Monday, June 9, 2008

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Hubbard Glacier

United States of America
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Hubbard Glacier, located at Wrangell-St. Elias National Park near Yakutat, Alaska, is the largest calving glacier in North America. It is currently increasing in total mass and advancing across the entrance of 56-km-long (35-mile-long) Russell Fjord. These images show the potential environmental disruption that a fast glacial flow is capable of producing.

In 1986, the Hubbard Glacier blocked the Russell Fjord, endangering seals and porpoises by producing freshwater runoff that reduced the salinity of that body of water. Rising water levels also became a concern. By the time the ice dam eventually broke later that year, the water level of Russell Fjord had risen by 25 m (82 ft).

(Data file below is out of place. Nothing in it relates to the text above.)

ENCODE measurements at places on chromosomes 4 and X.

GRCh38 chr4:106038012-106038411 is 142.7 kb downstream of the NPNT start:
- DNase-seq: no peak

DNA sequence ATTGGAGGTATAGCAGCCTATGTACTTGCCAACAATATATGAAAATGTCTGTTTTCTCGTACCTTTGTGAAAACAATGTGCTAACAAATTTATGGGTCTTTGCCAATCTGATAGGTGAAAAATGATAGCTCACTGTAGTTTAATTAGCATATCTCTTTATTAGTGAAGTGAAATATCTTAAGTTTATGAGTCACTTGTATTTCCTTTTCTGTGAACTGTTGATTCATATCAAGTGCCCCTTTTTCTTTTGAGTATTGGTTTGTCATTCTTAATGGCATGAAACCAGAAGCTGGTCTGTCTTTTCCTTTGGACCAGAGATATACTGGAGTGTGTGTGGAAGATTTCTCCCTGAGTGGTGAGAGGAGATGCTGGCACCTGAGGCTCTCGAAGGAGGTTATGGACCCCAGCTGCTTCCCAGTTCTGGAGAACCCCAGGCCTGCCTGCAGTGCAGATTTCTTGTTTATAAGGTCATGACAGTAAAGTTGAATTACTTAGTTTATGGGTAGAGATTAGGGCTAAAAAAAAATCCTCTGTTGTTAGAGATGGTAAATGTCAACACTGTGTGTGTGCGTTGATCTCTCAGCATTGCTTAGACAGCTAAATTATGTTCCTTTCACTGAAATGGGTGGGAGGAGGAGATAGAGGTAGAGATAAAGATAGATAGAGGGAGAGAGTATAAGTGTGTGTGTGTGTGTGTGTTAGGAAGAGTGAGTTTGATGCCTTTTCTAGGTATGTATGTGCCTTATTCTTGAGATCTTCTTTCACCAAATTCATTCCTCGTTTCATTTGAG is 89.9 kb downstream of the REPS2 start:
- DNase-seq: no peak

In late May or early June, 2002, Hubbard Glacier again pushed forward, blocking the seaward entrance to Russell Fiord and began to restrict the tidal exchange between Disenchantment Bay and Russell Fiord. By late July, the dam completely sealed off the lake. At 3 a.m. on August 14th, Russell Lake burst through the dam again becoming Russell Fjord. A one-hour peak discharge of 54,000 cubic meters of water per second (1.9 million cubic feet per second) is the second largest measured glacial lake outburst worldwide in historical times, exceeded only by the 1986 outburst from Russell Lake, which was about 105,000 cubic meters per second (3.7 million cubic feet per second). In comparison, the August 14 peak discharge was about 30 percent greater than the peak historic flow on the Mississippi River at Baton Rouge, La. View detailed information

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